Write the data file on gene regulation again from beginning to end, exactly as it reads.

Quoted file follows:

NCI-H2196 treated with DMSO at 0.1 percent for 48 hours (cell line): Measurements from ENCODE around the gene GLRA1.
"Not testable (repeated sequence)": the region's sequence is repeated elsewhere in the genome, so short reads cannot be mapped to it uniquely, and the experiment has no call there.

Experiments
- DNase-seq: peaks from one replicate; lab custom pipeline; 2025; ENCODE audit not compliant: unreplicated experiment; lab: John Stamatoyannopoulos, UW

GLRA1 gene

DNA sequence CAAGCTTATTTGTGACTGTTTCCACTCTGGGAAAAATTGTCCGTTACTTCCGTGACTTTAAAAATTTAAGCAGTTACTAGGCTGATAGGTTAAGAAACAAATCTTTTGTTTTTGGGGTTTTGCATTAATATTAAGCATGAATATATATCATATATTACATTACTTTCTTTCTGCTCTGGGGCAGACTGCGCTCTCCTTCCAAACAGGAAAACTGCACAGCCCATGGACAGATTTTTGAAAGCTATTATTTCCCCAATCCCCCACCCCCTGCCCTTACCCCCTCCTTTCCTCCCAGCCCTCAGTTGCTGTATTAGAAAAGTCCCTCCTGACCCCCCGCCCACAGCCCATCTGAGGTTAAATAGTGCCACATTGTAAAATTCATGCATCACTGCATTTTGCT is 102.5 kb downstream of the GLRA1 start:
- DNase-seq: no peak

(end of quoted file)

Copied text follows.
NCI-H2196 treated with DMSO at 0.1 percent for 48 hours (cell line): Measurements from ENCODE around the gene GLRA1.
"Not testable (repeated sequence)": the region's sequence is repeated elsewhere in the genome, so short reads cannot be mapped to it uniquely, and the experiment has no call there.

Experiments
- DNase-seq: peaks from one replicate; lab custom pipeline; 2025; ENCODE audit not compliant: unreplicated experiment; lab: John Stamatoyannopoulos, UW

GLRA1 gene

DNA sequence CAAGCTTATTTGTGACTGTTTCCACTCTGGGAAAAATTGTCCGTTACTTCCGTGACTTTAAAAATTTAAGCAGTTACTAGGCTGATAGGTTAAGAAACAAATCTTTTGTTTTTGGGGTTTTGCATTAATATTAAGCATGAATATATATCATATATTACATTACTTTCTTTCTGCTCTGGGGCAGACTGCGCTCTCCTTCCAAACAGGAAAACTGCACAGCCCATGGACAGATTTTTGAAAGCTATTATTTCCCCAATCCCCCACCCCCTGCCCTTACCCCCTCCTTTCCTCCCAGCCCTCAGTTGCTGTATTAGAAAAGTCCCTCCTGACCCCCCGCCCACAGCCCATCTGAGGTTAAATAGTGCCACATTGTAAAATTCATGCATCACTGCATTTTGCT is 102.5 kb downstream of the GLRA1 start:
- DNase-seq: no peak